A Jewish settlement was documented in Radenín since the beginning of the 17th century. In 1723 there were 9 Jewish families living in Radenín, in 1853 there lived 51 Jewish families (190 persons, 19% of all inhabitants of the village), in 1880 there were 93 Jews, in 1900 there were 53 Jews, and in 1930 there were only 9 Jews (2% of the town).
A small ghetto existed at the northern edge of the village, 150 meters northeast of the castle. It probably emerged in the first quarter of the 18th century and was separated from the Christian part of the village by the castle and manor court. In 1830, the ghetto consisted of a synagogue and ten houses that stood around a small village. Most of them, including the schoolhouse No. 67, have been preserved as reconstructions.
The synagogue at No. 88 was located in the ghetto on the north side of the village. The first synagogue was supposedly built at the end of the 17th century, but was replaced by a new synagogue in 1804, which was built together with a house and hospital. It served for worship until the 1930’s, then 1934 it was rebuilt into a stilloccupied residential building.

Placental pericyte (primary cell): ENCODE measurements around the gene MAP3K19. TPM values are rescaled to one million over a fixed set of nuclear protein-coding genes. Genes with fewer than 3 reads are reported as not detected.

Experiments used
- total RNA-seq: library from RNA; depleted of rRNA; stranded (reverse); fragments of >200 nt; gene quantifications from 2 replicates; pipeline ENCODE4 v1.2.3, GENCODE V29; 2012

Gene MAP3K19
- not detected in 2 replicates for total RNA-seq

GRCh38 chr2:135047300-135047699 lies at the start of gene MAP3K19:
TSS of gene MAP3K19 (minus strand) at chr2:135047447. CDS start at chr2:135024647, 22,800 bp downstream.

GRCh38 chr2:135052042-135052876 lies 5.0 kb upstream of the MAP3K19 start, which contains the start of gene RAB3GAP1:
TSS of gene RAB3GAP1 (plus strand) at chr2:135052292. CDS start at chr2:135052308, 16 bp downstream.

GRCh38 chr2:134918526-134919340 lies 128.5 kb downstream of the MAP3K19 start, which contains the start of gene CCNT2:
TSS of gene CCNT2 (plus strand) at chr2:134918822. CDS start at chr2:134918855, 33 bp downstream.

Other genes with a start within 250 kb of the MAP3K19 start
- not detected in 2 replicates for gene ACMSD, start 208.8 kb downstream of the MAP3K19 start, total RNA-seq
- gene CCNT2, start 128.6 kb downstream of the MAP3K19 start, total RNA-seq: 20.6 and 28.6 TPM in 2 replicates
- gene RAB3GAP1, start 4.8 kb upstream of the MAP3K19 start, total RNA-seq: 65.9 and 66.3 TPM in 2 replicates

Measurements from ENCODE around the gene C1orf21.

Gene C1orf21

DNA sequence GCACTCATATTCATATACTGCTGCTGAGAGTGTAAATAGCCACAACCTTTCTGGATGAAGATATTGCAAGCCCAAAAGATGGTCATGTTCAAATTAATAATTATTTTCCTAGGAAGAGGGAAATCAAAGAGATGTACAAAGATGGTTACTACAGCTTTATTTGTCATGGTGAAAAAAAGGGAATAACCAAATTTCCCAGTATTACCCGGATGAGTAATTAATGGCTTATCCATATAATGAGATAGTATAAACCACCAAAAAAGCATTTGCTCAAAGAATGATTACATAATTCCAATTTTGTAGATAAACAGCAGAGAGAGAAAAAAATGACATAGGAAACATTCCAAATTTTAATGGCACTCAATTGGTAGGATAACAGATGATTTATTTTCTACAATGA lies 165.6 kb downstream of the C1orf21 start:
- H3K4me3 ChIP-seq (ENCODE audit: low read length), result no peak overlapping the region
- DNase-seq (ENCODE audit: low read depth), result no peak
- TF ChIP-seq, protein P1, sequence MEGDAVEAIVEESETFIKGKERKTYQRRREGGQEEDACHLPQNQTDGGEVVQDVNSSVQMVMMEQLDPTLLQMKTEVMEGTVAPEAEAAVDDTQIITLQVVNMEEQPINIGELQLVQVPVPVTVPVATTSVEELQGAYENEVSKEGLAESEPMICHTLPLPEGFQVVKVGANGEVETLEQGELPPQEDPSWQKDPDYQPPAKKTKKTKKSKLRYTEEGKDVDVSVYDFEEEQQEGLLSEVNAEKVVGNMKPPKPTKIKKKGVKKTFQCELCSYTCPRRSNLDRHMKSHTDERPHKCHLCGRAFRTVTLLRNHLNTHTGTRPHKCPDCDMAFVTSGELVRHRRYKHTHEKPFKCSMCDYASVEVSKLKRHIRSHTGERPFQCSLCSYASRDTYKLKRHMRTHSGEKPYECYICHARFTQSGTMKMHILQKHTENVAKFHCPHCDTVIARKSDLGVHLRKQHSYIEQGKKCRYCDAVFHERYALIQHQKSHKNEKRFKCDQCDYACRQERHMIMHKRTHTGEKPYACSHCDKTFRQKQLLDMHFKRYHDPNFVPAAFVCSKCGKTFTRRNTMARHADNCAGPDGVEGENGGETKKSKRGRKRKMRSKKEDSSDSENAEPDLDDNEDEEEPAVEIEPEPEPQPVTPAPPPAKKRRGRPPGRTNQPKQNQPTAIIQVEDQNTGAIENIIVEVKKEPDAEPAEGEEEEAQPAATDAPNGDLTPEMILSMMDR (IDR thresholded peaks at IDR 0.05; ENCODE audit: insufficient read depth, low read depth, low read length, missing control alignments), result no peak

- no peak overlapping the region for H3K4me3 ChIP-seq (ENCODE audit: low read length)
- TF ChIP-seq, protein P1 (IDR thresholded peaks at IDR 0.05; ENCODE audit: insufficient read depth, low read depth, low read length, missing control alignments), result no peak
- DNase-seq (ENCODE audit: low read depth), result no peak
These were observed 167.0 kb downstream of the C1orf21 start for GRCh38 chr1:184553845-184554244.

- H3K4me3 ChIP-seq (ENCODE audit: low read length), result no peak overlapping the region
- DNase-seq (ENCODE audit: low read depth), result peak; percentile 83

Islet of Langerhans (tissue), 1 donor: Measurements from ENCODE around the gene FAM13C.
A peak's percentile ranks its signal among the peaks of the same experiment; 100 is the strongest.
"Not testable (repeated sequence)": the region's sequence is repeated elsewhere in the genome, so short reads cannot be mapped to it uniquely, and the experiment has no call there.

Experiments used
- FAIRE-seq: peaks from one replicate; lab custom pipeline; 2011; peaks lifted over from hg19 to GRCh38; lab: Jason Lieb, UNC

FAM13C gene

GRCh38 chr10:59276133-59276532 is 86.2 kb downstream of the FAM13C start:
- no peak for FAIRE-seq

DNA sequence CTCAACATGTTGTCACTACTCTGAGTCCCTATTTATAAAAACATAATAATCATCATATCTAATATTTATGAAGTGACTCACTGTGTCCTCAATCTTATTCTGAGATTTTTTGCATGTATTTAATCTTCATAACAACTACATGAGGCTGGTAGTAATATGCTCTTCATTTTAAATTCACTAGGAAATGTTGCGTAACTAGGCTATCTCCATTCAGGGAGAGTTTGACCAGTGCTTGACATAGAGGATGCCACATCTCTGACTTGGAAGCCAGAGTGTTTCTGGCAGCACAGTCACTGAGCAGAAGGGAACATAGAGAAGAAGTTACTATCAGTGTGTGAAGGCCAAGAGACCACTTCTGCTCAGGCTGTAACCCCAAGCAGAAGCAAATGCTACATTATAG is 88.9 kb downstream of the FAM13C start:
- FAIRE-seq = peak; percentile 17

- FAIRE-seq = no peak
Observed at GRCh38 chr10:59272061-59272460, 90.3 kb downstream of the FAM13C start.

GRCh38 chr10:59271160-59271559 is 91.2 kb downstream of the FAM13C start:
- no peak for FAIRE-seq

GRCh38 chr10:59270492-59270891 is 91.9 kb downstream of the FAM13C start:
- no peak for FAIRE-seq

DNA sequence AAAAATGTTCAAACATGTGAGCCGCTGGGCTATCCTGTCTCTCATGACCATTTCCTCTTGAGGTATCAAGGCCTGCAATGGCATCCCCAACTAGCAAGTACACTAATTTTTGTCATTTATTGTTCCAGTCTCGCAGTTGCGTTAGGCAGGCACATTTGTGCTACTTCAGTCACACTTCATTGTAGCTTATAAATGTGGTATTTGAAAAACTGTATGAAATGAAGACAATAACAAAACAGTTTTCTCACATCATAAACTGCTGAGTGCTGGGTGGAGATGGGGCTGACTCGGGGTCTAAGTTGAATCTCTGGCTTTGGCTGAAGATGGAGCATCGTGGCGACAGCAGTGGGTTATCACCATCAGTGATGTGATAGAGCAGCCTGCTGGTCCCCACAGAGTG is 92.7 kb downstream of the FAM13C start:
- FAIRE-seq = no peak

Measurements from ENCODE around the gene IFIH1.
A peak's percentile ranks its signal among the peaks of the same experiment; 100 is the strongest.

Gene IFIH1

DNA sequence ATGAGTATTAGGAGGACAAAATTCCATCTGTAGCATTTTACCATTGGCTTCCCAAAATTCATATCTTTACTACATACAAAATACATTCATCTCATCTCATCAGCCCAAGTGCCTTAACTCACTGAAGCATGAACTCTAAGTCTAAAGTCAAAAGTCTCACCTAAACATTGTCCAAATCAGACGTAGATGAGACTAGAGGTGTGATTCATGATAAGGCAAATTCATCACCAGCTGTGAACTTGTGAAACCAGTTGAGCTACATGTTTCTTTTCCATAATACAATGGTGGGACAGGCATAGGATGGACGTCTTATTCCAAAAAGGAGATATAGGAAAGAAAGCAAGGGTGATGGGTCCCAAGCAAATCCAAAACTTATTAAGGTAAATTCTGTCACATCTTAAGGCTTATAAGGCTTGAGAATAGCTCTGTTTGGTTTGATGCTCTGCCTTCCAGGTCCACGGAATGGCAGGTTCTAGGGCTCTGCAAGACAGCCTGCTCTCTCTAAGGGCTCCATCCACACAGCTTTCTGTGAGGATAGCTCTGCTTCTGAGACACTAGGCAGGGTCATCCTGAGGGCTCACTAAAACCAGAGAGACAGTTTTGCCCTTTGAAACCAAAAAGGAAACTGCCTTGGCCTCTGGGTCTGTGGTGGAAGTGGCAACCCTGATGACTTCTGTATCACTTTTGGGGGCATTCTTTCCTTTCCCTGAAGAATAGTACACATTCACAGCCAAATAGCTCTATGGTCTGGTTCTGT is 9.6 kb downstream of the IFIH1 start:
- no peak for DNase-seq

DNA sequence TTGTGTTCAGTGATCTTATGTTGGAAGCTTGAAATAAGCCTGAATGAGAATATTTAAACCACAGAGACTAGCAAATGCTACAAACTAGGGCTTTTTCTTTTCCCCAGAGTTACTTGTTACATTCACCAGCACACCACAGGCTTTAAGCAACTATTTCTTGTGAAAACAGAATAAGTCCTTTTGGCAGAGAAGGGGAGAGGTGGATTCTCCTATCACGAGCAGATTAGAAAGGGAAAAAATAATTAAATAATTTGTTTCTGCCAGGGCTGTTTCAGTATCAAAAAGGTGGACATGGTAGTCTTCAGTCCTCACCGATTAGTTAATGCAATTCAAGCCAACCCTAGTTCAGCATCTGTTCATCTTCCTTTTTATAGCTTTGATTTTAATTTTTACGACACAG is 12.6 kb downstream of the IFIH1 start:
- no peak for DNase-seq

The cemetery is located on a hill 800 meters northeast of the village square. It was founded in the second half of the 17th century. After 1830 it was extended; at that time the small wooden mortuary was replaced by a larger mortuary built of quarry stone. Over an area of 1,403 square meters, there are about 300 tombstones today, and the mortuary has been reconstructed. The oldest surviving tombstones date from the 1930’s, some of them decorated with simple plant décor or symbols. The last tombstone was placed here on 3 February 1938 for the poor beggar Johanna Rind, but her monument was not preserved. This is a valuable cemetery with a number of Baroque and Classicist steles and an important landscape-forming element. The cemetery is freely accessible.
Interesting: One outstanding tombstone stele is that of Samuel Sonn from 1852, decorated with a relief of the sun. The tomb of Rabbi Frank bears a sculpted relief of a lying lion, which is either a symbol of ruling power or commemorates the blessing of the Patriarch Jacob to his son Judah, Judah being likened to a lion.